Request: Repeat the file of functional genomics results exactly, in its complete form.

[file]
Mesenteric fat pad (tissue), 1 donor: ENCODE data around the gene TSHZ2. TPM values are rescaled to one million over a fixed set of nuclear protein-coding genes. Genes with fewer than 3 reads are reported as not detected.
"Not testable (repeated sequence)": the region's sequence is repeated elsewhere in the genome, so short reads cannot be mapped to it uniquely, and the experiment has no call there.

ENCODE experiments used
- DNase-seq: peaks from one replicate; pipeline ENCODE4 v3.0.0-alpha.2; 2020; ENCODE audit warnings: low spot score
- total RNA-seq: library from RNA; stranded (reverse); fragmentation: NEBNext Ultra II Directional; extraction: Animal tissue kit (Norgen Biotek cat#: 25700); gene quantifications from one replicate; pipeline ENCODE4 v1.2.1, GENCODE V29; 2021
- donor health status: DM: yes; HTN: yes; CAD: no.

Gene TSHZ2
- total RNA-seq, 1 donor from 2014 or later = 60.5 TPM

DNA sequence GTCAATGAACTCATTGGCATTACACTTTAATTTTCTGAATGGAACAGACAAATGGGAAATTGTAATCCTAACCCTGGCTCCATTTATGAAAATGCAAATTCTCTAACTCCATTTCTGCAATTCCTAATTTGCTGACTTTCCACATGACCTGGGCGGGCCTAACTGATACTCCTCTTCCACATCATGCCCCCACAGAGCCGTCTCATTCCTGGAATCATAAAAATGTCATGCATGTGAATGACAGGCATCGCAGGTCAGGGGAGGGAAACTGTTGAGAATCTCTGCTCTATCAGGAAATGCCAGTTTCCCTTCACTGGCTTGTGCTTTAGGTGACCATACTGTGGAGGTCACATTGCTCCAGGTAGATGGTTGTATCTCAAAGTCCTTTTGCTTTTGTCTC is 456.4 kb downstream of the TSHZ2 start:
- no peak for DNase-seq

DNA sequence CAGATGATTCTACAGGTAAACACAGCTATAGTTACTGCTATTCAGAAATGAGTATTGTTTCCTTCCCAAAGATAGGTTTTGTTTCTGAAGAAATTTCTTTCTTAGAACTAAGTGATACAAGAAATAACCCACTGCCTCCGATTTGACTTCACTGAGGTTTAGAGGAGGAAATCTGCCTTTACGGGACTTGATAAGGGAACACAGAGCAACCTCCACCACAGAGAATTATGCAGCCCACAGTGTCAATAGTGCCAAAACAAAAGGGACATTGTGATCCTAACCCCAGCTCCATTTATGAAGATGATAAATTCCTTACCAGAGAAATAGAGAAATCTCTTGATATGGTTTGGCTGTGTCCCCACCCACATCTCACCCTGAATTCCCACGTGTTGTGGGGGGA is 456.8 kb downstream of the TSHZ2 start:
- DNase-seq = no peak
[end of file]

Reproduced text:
Mesenteric fat pad (tissue), 1 donor: ENCODE data around the gene TSHZ2. TPM values are rescaled to one million over a fixed set of nuclear protein-coding genes. Genes with fewer than 3 reads are reported as not detected.
"Not testable (repeated sequence)": the region's sequence is repeated elsewhere in the genome, so short reads cannot be mapped to it uniquely, and the experiment has no call there.

ENCODE experiments used
- DNase-seq: peaks from one replicate; pipeline ENCODE4 v3.0.0-alpha.2; 2020; ENCODE audit warnings: low spot score
- total RNA-seq: library from RNA; stranded (reverse); fragmentation: NEBNext Ultra II Directional; extraction: Animal tissue kit (Norgen Biotek cat#: 25700); gene quantifications from one replicate; pipeline ENCODE4 v1.2.1, GENCODE V29; 2021
- donor health status: DM: yes; HTN: yes; CAD: no.

Gene TSHZ2
- total RNA-seq, 1 donor from 2014 or later = 60.5 TPM

DNA sequence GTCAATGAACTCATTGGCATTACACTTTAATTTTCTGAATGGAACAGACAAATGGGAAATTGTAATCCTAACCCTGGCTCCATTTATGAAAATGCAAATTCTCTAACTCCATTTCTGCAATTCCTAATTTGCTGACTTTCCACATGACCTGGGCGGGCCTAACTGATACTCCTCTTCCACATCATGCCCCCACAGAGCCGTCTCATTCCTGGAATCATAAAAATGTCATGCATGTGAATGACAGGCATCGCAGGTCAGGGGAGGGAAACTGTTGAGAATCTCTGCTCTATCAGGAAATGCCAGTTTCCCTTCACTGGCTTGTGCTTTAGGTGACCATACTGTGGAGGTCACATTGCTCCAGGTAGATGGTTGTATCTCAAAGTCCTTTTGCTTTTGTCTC is 456.4 kb downstream of the TSHZ2 start:
- no peak for DNase-seq

DNA sequence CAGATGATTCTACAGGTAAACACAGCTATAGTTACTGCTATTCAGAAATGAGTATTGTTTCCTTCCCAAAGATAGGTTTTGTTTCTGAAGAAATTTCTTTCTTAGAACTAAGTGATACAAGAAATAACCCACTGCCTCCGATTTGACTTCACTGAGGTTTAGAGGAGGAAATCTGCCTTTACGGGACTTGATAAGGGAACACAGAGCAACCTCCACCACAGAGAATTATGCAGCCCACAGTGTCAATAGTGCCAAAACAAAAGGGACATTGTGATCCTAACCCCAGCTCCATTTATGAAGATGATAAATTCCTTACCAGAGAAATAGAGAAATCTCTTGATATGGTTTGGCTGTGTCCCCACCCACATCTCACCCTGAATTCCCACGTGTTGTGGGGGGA is 456.8 kb downstream of the TSHZ2 start:
- DNase-seq = no peak